the imported. `` being quoted. You have identified a cost`of`living


bobble but you don't have a solution. You cannot control prices.


We could sort out the energy market and make costs transparent. We have


promises on youth unemployment, to try to get people back into work.


But actually you do not have any more answers than the coalition.


They are at least lifting people out of tax and freezing council tax. We


are saying that if they had not put VAT... But you cannot tackle the


crisis anymore than the Conservatives Liberal Democrats.


There is still incredibly high unemployment. High youth


unemployment. The government done nothing to tackle it. We need to get


people back into real jobs. A massive surge in part`time


employment. Zero hours employment. People cannot plan or budget. The


government are simply not doing anything to tackle those things. We


held about creations of jobs but if those on low paid as evil contract,


people will not feel any better. `` low paid or zero contract. JCB


announced this weekend a big employment rights. We are seeing


proper jobs in engineering and manufacturing. But they are still at


low paid or zero hours. Some people like that, it fits in with their


lifestyle. But we're getting back to proper jobs in manufacturing. Nissan


are producing a car every 30 seconds in Sunderland. Weird again making


things as a country. `` we are again. What more can you do?


Anything that can be done to help, we do not argue against that. But


some of the proposals are not coming in for a couple of years. Action is


not being taken now to get young people back into work. We want them


back into work now. Then they have the money to spend in the economy. I


don't think Labour has explained properly how employers will suddenly


be able to give young people jobs. It is being funded by a tax on


bankers bonuses. But this is something down`the`line, in the


future. We welcome anything that will help, but we need action now.


There simply isn't anything happening at the moment to help


people back into proper jobs. Yes, Nissan is a tremendous example, but


we also lost jobs with in power. `` npower. So there have been losses as


well as good news stories. Not enough now. Cuts in national


insurance contributions are real incentives to get the bill employed.


`` people. We can see how consistently wrong Ed Balls has been


about everything. Remember plan B? They tried it in France. It is


bitterly not working. Let's not give the keys back to the people who


crashed the car last time. should it cost to call the local


council? Some are using premium rate phone lines. With that story and the


rest of the week's news, he is 60 seconds.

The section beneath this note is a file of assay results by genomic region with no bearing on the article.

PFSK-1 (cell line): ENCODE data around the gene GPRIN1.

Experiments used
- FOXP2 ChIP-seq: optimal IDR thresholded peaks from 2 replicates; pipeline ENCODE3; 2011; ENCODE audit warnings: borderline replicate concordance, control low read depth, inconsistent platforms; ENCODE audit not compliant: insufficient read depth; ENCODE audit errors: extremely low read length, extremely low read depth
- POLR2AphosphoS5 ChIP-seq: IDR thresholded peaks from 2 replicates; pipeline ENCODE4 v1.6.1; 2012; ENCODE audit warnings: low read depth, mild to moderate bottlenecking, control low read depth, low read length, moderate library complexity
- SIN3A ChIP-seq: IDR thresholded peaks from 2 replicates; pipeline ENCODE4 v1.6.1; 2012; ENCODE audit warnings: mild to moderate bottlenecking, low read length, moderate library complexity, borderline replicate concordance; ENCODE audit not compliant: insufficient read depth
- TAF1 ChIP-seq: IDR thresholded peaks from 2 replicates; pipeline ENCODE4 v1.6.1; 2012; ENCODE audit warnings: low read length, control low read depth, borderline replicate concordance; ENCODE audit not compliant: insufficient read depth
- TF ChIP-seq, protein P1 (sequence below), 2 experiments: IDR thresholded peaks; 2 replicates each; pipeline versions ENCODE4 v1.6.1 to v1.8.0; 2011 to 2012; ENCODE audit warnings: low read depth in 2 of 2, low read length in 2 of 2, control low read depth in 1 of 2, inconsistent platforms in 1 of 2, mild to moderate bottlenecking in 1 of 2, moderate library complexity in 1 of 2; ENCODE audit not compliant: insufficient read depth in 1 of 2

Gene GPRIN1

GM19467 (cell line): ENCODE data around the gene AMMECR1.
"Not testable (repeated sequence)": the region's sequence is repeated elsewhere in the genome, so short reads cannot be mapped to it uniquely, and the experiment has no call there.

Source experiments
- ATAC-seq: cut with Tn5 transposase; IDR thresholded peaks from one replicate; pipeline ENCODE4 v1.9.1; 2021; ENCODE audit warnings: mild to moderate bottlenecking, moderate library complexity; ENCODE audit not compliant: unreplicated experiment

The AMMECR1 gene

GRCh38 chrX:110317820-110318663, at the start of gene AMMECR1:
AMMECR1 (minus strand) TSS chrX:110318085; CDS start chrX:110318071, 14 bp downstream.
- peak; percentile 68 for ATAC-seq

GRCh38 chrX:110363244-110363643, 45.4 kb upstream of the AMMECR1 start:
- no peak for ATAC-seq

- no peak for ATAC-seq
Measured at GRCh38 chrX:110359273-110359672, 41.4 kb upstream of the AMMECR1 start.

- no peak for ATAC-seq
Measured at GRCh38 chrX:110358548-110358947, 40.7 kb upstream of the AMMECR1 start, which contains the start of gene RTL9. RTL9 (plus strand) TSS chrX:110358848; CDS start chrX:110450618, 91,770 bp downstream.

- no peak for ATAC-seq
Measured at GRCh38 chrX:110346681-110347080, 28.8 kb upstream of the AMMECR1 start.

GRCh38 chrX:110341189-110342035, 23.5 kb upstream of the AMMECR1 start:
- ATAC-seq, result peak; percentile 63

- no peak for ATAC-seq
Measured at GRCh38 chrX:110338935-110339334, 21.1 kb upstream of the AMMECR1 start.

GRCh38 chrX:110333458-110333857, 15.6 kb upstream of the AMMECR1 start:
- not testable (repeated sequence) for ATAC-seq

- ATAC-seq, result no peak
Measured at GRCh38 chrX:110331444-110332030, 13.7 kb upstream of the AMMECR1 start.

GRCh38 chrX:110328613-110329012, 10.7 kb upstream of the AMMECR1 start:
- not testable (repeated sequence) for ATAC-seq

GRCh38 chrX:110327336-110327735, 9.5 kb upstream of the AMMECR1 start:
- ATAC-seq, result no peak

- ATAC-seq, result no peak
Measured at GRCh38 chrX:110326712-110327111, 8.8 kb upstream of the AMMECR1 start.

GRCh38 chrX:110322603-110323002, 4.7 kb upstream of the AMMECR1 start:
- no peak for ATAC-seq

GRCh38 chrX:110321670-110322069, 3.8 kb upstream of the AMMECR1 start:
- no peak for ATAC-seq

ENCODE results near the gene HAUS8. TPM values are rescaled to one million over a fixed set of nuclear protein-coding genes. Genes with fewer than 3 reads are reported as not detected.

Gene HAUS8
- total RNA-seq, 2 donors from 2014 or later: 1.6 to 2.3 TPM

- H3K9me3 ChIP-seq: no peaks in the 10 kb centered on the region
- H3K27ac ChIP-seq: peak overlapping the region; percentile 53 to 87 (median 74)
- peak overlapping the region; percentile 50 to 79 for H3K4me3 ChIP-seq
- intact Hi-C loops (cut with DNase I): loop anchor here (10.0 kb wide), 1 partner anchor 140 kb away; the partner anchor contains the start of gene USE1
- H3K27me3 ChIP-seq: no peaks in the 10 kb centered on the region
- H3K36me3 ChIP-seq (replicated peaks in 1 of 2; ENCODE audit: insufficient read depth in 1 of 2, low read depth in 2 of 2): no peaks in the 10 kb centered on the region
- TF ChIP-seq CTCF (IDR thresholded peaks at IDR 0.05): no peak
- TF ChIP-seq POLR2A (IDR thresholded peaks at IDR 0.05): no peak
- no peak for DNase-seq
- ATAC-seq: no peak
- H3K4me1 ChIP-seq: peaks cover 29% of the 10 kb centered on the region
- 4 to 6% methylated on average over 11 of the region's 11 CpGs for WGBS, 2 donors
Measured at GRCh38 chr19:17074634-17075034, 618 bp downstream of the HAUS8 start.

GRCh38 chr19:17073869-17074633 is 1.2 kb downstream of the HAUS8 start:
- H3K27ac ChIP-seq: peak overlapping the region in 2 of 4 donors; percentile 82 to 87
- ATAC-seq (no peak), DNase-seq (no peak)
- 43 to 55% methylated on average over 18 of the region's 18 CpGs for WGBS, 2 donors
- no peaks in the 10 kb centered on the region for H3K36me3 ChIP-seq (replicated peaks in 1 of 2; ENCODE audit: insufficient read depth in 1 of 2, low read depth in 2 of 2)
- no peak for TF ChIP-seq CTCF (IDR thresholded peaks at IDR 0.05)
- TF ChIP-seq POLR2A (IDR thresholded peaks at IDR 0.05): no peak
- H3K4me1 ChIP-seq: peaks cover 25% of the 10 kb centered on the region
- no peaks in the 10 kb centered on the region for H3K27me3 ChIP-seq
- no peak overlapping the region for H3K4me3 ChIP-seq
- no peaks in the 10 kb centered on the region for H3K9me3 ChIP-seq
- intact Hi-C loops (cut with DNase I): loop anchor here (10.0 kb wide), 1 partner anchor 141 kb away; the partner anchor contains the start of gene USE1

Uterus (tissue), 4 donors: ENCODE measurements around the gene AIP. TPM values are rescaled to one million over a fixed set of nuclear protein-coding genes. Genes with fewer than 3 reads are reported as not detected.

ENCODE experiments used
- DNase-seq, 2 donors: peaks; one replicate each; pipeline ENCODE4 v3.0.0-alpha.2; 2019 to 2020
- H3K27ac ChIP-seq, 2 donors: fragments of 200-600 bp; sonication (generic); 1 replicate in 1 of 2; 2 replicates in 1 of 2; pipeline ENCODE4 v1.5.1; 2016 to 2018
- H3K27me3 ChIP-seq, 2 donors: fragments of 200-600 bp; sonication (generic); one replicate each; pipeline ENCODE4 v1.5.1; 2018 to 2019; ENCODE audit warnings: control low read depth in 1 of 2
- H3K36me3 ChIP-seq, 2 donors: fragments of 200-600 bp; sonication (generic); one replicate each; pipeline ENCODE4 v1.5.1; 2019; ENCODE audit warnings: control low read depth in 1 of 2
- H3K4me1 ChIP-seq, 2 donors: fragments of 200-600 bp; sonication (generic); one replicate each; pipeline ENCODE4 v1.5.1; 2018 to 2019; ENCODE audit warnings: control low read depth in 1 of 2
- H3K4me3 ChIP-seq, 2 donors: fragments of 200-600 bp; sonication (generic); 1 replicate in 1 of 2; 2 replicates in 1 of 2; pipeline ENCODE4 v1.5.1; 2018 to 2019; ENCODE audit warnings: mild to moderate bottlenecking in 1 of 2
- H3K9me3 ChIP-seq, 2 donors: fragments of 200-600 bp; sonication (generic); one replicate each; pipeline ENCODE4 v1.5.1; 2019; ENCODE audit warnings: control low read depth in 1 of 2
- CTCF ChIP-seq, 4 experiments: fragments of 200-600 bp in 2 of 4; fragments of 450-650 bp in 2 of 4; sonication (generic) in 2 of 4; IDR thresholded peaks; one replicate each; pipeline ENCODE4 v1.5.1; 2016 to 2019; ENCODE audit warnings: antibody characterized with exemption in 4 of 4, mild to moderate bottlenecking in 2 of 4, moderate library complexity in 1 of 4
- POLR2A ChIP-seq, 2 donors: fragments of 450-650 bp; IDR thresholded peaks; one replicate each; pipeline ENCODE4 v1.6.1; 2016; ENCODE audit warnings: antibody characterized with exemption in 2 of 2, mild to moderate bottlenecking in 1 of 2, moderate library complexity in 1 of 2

Granted Davey has confirmed Northumberland council will change


its policy after criticism of union rate contact numbers. `` premium. We


will have ten local numbers. We are hoping to introduce a mobile number.


So that people with pay`as`you`go contracts can make cheaper phone


calls. There are plans in Cumbria to withdraw subsidies from loss`making


bus routes to save ?2 million every year. At a local MP warned that some


rural residents will be left out. And the exhibition of the


Lindisfarne Gospels in Durham brought more than ?8 million of


benefits to the region, attracting 100,000 people from 58 countries.


Bosses now, and it is not as Cumbria, other local authorities are


cutting back subsidies. `` buses. Can you explain why some rural


people will no longer be able to get a bus out of the village? 45% of the


failures come from subsidy. `` fares. That is because of a ground


which is like a fuel subsidy. In addition, we have pensioners


concessionary fare schemes. The problem is that this is a dead hand


way of subsidising. It does not encourage environmentally friendly


vehicles. It concentrates on city centres and not frugal areas. ``


ruble. `` Rowell. The reality is that services are being cut which


will affect the country certainly able with a poorer service. At the


moment this is a blanket subsidy from services. That may mean a


service that is running well does not media subsidy subsidies getting


one. Whereas a ruler and service is being cut.


This could be late for people that have lost their bosses. Local


authorities are having a very difficult time. Having to make cuts


for the reasons we just lead to. We have ruled the subsidies into the


general and that councils get. In some cases, North Yorks Company at


decided to cut services that are underused or bad sometimes weekend


and evening services. Robert says councils across the North have to


make difficult choices. There is a lot of money going in. They should


think more intelligently about this. The cuts are quite dramatic and


having impact across the piece. But in rural areas the service is


absolutely crucial. How did people get to work? There should be some


form of protection control. You would like less money spent


subsidising buses in Oregon areas? `` urban. That doesn't happen


because in the cities there are more people, they are used more often.


Into line and were it has been put out to consultation and are still


moving forward. `` in time and we are. `` Tyne Wear. That is


something I particularly keen on. What is the answer for councils? The


problem... The problem that councils face is that they have a number of


responsibilities which are statutory. Education, social


services, financing pensioners concessionary schemes. So it does


mean that the discretionary amount that is left is under pressure. 45%


of the money going into the gearbox is government subsidy. `` farebox.


We need corporation with a bus companies. This is confrontation. It


is not. It is about regulating the service and moderating profits. The


companies are making very high profits. We would be happy with the


London model. Equality contract of sorts, it works very well. The other